S.S. (not her real initials) was initially represented by the Public Defenders office in connection with charges of third degree grand theft and uttering a forged instrument. The State alleged that S.S. had deposited a counterfeit check on April 30, 2007, into a Seacoast National Bank in Port St. Lucie, Florida, in an amount of $4,850.75. At that time, S.S. received $2,600.00 cash back. The balance of the deposit stayed in the account.
Several days later, the bank received notification that the check was invalid and, more specifically, was counterfeit.
Based upon S.S.s significant prior criminal history, the States plea offer called for three years in prison. The Assistant Public Defender did not offer much encouragement with respect to the chances of prevailing at trial.
S.S.s family was finally able to refinance a property. S.S. retained Jeffrey H. Garland to represent her on these charges on May 16, 2008. This is certainly an example of retaining an attorney at the very last moment.
Circuit Judge Larry Schack granted a defense continuance the following week. This allowed the defense to investigate the circumstances of the charges.
Attorney Garland requested that S.S. produce her banking records in the months preceding the questioned transaction. The bank records showed that S.S. was depositing significant sums of money into her checking account on a regular basis, approximately every 2 – 3 weeks. The records showed that S.S. regularly incurred overdraft charges, but the bank always paid the checks. S.S. always covered the checks and paid the extra charges.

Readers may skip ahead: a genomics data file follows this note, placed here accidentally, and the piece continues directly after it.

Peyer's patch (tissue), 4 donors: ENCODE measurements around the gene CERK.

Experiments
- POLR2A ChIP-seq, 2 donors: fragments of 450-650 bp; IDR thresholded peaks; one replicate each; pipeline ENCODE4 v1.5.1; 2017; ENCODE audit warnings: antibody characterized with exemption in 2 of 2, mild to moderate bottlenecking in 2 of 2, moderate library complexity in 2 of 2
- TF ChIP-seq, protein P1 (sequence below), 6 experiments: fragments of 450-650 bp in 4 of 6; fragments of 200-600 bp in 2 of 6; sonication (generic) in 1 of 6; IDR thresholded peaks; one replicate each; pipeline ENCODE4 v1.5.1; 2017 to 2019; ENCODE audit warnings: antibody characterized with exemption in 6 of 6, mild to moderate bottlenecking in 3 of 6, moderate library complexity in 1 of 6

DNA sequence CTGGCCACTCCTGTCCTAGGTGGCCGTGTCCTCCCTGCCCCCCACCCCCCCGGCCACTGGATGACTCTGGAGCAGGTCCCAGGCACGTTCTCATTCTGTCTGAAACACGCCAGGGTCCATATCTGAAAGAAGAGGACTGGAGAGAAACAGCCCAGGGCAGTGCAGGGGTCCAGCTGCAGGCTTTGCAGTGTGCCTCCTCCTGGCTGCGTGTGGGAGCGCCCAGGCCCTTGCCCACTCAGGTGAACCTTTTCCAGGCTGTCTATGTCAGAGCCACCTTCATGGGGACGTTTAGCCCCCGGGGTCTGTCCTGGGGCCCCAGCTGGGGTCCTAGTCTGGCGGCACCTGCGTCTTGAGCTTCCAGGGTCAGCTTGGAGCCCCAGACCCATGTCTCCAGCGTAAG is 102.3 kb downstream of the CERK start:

S.S. had explained to a Port St. Lucie police detective that she had received a check in the mail from Principal Life Insurance Co. The check was payable to S.S. for $4,850.75. The check appeared to be valid. In fact, the check was examined by both the teller and the assistant branch manager before it was accepted for deposit. The check appeared to be valid to the banking officials who are, it would seem, most knowledgeable in recognizing questionable documents.
Unfortunately for S.S., the Port St. Lucie Police Dept. initiated a forfeiture action against her assets, including assets belonging to her family. Because these assets were frozen, S.S. could not transfer funds into the checking account to cover the questioned check.
The bank sent out the customary notices that the check had bounced. S.S. could only promise her intention to make the check good, but was unable to do so, because her assets were frozen. Attorney Garland scheduled depositions of key players in the police investigation. The banks fraud investigator admitted that the check appeared valid in every way, except one minor detail. The check was a Principal Life Insurance Co. check drawn on an account at the Northern Trust Co. of Chicago, Illinois. There were only four digits, instead of the normal five, on the zip code associated with Northern Trust Co.s address.